We're also excited that Heather Seyfarth, project supervisor at Clean Energy Coalition, will be present to discuss an exciting new transportation project in Ann Arbor... Ann Arbor's new bike share system which is anticipated to launch in spring 2014! Learn more about bike sharing and what Ann Arbor's system is likely to look like in year one. More on CEC's bike share project: http://cec-mi.org/mobility/programs/ann-arbor-bike-share/
If possible, RSVP on Facebook at: https://www.facebook.com/events/474417136008550/
UPDATED: Please sign our petition asking Council to preserve our current pedestrian crossing ordinance.
Controversy has errupted in Ann Arbor this fall following the death of a University of Michigan student in a crosswalk along Plymouth Road. Some community and Council members have suggested that pedestrians will be safer if City Council repeals the pedestrian ordinance passed unanmiously by Ann Arbor City Concil in 2010.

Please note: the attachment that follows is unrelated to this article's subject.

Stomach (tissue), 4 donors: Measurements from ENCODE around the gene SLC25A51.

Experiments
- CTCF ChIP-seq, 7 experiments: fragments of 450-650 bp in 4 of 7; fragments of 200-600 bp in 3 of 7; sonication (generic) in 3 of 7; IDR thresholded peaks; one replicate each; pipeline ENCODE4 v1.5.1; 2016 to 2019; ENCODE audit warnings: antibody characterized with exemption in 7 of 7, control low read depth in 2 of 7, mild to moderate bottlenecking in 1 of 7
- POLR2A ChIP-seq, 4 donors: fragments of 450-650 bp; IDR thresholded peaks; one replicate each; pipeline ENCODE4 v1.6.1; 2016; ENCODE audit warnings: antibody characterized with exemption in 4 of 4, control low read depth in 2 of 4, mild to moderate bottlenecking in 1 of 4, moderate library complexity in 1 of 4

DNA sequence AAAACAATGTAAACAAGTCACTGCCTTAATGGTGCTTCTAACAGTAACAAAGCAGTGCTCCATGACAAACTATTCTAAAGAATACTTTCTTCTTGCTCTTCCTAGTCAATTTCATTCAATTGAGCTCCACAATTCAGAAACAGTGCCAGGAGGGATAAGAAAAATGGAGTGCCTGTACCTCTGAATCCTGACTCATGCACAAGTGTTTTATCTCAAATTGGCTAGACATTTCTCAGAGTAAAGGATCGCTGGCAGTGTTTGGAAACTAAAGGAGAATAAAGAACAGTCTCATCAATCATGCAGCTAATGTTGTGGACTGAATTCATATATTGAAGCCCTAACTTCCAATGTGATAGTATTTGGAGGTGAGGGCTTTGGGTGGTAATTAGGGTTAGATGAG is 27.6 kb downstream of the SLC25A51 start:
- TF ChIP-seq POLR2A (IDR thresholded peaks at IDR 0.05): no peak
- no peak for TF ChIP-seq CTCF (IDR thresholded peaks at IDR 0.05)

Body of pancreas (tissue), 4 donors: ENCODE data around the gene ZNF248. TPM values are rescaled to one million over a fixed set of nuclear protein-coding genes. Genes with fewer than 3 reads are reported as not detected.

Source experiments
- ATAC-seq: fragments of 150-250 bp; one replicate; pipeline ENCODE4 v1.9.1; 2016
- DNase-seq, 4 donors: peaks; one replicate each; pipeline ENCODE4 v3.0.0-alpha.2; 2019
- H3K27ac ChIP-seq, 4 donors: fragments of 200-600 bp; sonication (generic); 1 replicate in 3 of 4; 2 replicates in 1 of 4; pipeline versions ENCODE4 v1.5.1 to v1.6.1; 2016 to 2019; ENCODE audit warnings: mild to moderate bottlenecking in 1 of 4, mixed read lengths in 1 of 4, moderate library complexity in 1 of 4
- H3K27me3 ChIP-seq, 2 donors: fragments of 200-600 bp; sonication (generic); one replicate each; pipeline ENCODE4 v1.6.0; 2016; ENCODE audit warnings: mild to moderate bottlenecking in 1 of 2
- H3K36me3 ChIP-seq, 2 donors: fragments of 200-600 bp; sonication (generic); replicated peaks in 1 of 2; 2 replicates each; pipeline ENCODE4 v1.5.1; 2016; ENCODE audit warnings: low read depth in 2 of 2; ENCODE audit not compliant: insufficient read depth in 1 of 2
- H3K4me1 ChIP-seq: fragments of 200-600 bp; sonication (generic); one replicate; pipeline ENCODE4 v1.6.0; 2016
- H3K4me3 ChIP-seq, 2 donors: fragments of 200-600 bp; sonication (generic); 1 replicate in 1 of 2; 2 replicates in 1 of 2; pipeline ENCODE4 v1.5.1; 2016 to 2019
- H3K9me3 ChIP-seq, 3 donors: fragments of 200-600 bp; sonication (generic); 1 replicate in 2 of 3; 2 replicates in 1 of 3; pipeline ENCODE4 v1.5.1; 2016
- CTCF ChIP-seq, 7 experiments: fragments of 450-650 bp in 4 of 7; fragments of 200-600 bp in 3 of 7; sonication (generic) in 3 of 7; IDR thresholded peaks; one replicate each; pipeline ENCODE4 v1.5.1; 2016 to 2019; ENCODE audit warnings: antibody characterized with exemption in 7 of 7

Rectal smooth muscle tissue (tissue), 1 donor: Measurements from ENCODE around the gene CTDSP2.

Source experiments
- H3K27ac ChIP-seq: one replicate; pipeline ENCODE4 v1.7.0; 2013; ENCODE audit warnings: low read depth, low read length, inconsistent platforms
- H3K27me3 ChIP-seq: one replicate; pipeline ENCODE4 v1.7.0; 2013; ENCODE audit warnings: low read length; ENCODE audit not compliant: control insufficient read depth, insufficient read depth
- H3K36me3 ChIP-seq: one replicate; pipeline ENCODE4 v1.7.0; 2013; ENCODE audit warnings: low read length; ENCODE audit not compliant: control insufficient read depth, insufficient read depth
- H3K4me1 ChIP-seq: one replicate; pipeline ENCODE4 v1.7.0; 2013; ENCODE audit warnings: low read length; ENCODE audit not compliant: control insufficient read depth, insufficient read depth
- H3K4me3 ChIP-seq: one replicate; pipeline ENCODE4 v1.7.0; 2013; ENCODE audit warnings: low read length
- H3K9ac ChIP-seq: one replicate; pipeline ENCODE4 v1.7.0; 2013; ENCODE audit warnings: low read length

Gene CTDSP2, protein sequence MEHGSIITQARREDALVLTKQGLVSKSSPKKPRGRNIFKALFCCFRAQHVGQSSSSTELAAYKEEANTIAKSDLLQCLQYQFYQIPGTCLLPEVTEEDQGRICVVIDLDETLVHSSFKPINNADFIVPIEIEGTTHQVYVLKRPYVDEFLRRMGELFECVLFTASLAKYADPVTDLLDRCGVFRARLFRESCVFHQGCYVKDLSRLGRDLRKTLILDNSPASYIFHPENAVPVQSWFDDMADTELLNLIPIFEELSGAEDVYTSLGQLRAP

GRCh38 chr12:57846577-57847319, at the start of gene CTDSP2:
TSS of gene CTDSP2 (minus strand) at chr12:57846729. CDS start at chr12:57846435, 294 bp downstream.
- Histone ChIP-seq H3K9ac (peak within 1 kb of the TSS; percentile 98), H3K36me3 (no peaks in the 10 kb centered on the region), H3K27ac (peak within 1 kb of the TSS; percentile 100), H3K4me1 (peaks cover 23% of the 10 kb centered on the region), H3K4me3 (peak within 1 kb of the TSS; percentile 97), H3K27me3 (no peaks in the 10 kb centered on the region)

The Washtenaw Bicycling and Walking Coalition stongly supports the assertion that bikers and walkers in Ann Arbor are at risk. However, we contend that the solution to making Ann Arbor safer isn't to take away one of our pedestrian safety tools-- a law that requires motorists to stop for pedestrians at crosswalks. In 2010, Ann Arbor City Council differentiated itself from other communities in Michigan by passing a strengthened and, most importantly, clear pedestrian ordinance. Ann Arbor demonstrated leadership by rejecting the premise that unsafe walking conditions were acceptable, and brought Ann Arbor in-line with established best practices, rather than following the normative practices of the region. According to a 2010 report by Transportation for America, the Detroit Metropolitan area was ranked as the 12th most dangerous area to walk in the country.